Bank Discount Method

Treasury bills are a short-term investment option for investors seeking security and stability. The United States Treasury sells Treasury bills at a discount, with prices quoted as a percentage of the face, or maturity, value. This discount represents the difference between what the investor pays for the Treasury bill and its value at maturity. The bank discount method is the primary method used for calculating the interest earned on the investment.

Yield Calculation

The U.S. Treasury issues Treasury bills in three-month, six-month and 12-month periods. Calculated as weeks, these are 13-week, 26-week and 52-week periods. The U.S. Treasury sells three-month and six-month T-bills via auction. The income, or yield, you receive as an investor is the difference between the T-bill's auction price and its face value. With T-bills, you do not receive interest payments; the discount includes the yield you earn if you hold the T-bill until it matures. You calculate T-bill yields using the bank discount method.

Bank Discount Method

To use the bank discount method, you first deduct the purchase price from the face value. Divide the resulting number by the face value. Then divide 360 days by the number of days until the T-bill matures. Finally, multiply the first total by the second total. This provides the bank discount rate as a percentage.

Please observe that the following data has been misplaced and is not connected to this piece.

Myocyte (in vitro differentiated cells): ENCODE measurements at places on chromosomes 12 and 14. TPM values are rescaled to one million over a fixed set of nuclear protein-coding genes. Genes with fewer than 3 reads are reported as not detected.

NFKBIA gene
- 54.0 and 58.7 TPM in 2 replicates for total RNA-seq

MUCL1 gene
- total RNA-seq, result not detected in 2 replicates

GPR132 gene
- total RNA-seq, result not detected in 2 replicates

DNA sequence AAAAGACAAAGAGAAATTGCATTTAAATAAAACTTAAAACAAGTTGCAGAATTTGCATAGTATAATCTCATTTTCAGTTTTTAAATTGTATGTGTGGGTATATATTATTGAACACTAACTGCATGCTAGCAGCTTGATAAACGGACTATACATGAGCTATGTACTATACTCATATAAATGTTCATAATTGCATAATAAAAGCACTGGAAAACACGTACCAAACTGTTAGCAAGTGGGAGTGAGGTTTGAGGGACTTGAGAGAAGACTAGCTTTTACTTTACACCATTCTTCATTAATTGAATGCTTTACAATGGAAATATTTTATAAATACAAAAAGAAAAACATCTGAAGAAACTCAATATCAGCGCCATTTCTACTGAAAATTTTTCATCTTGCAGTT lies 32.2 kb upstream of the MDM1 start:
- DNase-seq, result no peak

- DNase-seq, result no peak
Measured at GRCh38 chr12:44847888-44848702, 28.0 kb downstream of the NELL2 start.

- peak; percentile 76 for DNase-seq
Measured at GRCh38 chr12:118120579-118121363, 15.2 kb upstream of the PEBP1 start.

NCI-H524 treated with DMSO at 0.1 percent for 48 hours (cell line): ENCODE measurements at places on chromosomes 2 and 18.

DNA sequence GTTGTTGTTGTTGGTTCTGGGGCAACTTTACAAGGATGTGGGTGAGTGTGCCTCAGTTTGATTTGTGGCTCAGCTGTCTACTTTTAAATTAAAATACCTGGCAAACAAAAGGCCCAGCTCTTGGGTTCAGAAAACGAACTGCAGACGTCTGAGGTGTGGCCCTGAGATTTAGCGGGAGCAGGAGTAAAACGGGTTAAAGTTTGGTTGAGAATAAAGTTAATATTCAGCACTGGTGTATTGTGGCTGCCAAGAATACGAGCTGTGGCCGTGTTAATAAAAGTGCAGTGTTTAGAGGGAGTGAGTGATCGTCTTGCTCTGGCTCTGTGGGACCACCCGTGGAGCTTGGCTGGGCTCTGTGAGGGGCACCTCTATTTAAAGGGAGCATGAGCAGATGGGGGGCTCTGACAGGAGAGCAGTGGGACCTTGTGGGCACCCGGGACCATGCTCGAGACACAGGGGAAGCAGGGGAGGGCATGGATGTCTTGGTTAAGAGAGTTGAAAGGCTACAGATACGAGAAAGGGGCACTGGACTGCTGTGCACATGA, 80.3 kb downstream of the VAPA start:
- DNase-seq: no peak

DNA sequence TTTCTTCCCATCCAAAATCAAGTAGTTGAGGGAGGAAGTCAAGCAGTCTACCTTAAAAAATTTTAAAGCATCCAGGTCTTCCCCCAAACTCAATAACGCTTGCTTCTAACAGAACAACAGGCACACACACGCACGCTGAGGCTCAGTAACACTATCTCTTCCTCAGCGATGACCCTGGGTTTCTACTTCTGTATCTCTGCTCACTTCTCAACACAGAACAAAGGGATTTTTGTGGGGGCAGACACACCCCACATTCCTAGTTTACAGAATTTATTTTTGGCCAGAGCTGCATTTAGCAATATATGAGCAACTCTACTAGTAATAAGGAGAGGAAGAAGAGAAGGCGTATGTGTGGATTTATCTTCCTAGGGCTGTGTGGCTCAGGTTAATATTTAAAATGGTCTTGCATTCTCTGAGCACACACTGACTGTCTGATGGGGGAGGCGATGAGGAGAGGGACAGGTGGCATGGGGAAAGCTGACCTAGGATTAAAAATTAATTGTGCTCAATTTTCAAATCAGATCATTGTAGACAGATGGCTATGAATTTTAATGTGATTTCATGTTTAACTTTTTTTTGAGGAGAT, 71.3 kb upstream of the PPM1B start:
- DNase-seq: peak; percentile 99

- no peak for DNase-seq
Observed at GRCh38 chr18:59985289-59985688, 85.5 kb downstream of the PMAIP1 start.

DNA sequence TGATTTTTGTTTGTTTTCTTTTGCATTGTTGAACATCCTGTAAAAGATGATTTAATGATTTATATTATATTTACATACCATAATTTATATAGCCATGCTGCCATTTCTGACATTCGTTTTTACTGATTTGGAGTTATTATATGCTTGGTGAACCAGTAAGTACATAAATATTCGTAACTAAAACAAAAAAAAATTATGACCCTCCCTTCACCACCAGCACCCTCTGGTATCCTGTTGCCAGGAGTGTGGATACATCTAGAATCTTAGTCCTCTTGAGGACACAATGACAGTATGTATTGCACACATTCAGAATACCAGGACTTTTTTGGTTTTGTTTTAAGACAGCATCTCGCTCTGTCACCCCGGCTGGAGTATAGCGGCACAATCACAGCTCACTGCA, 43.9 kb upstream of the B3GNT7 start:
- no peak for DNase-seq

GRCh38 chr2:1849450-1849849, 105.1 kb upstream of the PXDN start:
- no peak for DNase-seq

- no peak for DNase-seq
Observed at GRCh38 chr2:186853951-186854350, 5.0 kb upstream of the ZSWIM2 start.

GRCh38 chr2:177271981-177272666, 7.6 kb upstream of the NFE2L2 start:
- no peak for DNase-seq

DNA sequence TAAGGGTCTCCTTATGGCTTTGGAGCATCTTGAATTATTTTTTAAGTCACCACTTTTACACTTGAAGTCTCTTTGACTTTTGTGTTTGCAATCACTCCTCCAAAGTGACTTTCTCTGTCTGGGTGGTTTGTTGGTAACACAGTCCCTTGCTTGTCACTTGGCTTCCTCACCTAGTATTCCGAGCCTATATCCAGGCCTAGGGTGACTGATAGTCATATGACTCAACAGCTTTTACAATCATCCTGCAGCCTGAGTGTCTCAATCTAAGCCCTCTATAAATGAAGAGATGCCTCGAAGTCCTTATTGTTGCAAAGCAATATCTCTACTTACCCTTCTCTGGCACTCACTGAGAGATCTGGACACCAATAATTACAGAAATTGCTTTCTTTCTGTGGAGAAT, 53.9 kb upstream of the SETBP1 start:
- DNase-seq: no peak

Example

The auction purchase price on a six-month T-bill is $97.495 per $100 of face value. You purchase the T-bill when it still has 180 days before maturity. The discount is $100 less $97.995 or $2.505. The discount divided by the face value is $2.005 divided by $100 or .02505, which is 2.505 percent. Divide 360 days by 180 days -- there are two six-month periods in a year -- to get two. Multiply 2.505 percent by two. The yield estimate is 5.01 percent.

Difference in Yield

The bank discount method does not factor in compounding interest. In addition, the formula uses 360 days instead of the actual 365 or 366 days in a year. Therefore, the discount rate you calculate will be lower than the actual yield you receive on your T-bill. The bank discount method is useful, however, for providing an excellent approximation of the yield you will receive.

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About the Author

Tiffany C. Wright has been writing since 2007. She is a business owner, interim CEO and author of "Solving the Capital Equation: Financing Solutions for Small Businesses." Wright has helped companies obtain more than $31 million in financing. She holds a master's degree in finance and entrepreneurial management from the Wharton School of the University of Pennsylvania.

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